Educating the Next Generation to Compete

Secretary Duncan is interviewed at the Atlantic Digital Town Hall

Education experts, advocates, and policy-makers gathered earlier this week at The Atlantic’s Digital Town Hall meeting, “Jobs and Economy of the Future: Educating the Next Generation to Compete,” where discussion centered around how best to prepare students for college and careers. Problems such as the achievement gap, college readiness, technology in the classroom, and STEM jobs were all topics of conversation as the audience looked to the educational leaders assembled for dialogue about education issues.

Secretary Arne Duncan joined Judy Woodruff, correspondent and co-anchor of the PBS NewsHour, to discuss the link between education and the economy.

Duncan pointed to the massive cultural change needed in order to improve our educational system and better prepare students to compete in the 21st-century global economy. Better training in order to produce more effective teachers, making connections between K-12 and careers, engaging students in their passions, and challenging schools to innovate were all significant points made by Duncan.

While technology has transformed our lives, Duncan noted that in many cases technology does not seem to be utilized to its potential in the classroom.

“I’m a big believer that technology can be an amazing equalizer and provide opportunity for children,” Duncan said. “Whether it’s in the inner-city or in a remote or rural community or Native American reservation, I think technology can provide access to a world class education that so many children have been denied.”

Bridging the gap between education and the private sector was also a major theme throughout the town hall. In addition to the need for private sector support for education, the need for better preparation by educators for students entering the workforce came up, as many companies cite poor communication and critical thinking skills in new college graduates. Western Governors University President Robert Mendenhall, who took part in a panel during the town hall, noted that partnerships between higher education and employers would help better prepare college students for careers. (Read about one such partnership between the University of Northern Colorado and Greeley, Colo.).

Click here to watch a video of the Digital Town Hall.

Madalyn Muncy is a junior at Hope College in Holland, Mich., and an intern in the Office of Communications and Outreach


  1. At this March 2012 Town Hall meeting with Secretary Arne Duncan, I was privileged to ask him what was being done to promote the arts and design as a way of advancing 21st century creative and innovative skills, instead of looking to only the STEM subjects to do this. Mr. Duncan could not…did not…answer my question. He spoke to how the arts increase engagement (yes, we have known that for a very long time), but called them “extra curricular subjects.” When questioned by the facilitator, he called the arts “core” to education but clearly could not articulate what arts and design education really does for students. While an education in and through the arts may not be needed to increase test scores (although most students in the arts do score higher on S.A.T.’s), the arts hold a key for leveraging students’ synthetic, connected, and deep thinking. Decades of brain research are holding this to be true (see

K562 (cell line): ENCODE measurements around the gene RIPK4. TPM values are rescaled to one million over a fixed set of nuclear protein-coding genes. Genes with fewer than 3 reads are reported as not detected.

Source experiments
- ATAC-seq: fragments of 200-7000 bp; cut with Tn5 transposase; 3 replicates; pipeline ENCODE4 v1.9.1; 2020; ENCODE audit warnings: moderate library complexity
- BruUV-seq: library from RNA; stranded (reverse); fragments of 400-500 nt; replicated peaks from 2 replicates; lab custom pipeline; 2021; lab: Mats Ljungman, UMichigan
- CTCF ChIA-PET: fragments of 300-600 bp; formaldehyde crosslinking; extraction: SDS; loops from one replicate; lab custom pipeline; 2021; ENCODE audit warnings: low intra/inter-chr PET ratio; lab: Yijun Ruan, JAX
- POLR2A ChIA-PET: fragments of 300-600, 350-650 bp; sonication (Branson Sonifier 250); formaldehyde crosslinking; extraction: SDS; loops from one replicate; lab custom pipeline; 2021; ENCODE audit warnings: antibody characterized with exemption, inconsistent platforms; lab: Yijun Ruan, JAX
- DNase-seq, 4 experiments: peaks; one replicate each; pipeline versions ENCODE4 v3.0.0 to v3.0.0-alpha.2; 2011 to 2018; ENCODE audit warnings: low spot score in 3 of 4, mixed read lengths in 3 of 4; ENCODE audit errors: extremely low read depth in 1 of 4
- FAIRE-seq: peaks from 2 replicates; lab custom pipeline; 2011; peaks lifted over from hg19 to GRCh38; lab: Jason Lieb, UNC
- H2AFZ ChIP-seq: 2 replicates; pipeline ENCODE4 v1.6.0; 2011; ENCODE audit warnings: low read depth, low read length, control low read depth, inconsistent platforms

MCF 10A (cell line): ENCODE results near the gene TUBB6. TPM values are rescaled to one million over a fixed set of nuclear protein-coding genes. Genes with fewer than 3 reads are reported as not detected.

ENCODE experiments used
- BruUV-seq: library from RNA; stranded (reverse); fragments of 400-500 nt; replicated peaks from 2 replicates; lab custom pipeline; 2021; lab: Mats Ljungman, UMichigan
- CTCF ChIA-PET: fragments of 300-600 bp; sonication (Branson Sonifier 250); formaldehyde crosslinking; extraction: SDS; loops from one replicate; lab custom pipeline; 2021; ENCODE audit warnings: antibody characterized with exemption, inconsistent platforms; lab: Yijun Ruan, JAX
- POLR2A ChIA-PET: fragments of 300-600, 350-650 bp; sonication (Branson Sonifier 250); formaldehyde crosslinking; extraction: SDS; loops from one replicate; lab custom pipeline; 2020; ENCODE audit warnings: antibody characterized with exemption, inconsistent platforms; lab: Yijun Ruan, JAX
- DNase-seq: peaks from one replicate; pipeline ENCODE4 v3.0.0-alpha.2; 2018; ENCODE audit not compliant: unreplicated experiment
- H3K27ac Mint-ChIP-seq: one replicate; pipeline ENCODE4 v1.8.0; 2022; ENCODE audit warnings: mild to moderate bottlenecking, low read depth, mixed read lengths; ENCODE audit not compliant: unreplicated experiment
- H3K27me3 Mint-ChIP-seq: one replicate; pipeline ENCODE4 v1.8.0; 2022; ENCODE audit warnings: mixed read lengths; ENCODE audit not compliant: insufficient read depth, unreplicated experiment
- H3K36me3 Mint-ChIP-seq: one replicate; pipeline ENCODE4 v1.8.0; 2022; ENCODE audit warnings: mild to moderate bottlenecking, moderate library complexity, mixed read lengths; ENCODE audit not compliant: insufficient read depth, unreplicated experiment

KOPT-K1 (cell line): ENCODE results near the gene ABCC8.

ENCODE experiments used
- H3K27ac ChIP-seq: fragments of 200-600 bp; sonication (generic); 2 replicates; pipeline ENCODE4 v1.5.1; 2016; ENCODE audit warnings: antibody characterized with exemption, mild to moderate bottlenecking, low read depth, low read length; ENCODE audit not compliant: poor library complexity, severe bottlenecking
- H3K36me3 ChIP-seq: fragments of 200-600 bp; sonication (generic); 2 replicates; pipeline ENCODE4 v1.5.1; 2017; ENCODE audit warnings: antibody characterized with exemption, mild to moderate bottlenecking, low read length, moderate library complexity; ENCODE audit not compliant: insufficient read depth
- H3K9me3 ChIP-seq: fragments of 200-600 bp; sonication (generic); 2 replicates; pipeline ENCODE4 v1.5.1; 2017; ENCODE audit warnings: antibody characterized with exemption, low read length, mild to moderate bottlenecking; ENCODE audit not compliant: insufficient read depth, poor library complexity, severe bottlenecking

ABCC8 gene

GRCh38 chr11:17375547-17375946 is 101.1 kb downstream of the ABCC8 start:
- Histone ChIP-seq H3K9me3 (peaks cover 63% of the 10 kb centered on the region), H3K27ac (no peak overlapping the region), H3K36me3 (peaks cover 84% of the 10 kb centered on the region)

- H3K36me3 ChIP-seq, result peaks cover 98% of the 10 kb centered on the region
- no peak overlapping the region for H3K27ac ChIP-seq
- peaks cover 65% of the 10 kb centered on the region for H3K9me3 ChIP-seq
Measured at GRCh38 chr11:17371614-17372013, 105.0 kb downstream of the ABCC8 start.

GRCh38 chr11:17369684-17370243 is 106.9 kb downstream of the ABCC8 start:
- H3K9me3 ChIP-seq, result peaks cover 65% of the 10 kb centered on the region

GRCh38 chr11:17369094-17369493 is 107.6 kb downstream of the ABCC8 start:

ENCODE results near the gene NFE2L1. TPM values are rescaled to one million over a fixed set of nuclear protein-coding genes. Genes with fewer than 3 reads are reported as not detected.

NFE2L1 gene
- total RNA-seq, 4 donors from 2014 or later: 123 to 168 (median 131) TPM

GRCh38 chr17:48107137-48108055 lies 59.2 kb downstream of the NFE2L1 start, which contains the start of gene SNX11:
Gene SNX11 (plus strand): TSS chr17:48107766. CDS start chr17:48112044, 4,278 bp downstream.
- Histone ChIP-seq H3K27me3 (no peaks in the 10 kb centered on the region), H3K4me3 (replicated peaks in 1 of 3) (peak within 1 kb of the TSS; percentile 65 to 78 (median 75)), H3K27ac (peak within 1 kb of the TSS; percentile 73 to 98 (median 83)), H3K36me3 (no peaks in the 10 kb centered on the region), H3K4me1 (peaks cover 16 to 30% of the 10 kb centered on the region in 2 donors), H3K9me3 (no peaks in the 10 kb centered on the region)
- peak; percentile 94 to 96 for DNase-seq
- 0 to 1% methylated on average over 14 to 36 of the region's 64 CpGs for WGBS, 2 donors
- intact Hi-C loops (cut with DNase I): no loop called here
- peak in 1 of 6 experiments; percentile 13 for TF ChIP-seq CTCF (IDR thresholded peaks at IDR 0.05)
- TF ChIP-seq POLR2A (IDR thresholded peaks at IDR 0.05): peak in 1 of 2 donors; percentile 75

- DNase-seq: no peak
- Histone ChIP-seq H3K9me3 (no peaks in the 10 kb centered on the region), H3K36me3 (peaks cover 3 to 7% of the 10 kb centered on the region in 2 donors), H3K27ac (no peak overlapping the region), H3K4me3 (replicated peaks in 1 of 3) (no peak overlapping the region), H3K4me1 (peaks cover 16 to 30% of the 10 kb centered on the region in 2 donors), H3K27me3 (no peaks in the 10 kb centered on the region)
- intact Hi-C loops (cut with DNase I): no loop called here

What is the key to getting our students to “compete” (if that is our primary goal)? Clearly, we are missing out on what the arts can REALLY do, in combination with other subjects. An interdisciplinary curriculum, with the arts equally enriching learning and leading the way in creative and innovative capacity, is a vital start. Clearly, if the educational leader of this country does not know what the arts do beyond the engagement level, art and design education will continue to not receive the funding and respect that they deserve.

  2. How do you get students to compete? Get rid of heterogeneous grouping in middle schools and beyond. Give students the opportunities to move up or move down from their groups. Provide good continuing education for teachers and make sure the teachers are smart and work hard.

    Worry less about whether too many students will flunk and have to go to summer school and more about whether students are achieving while they are in school. If they are not, they should be in school over the summers and winter breaks.

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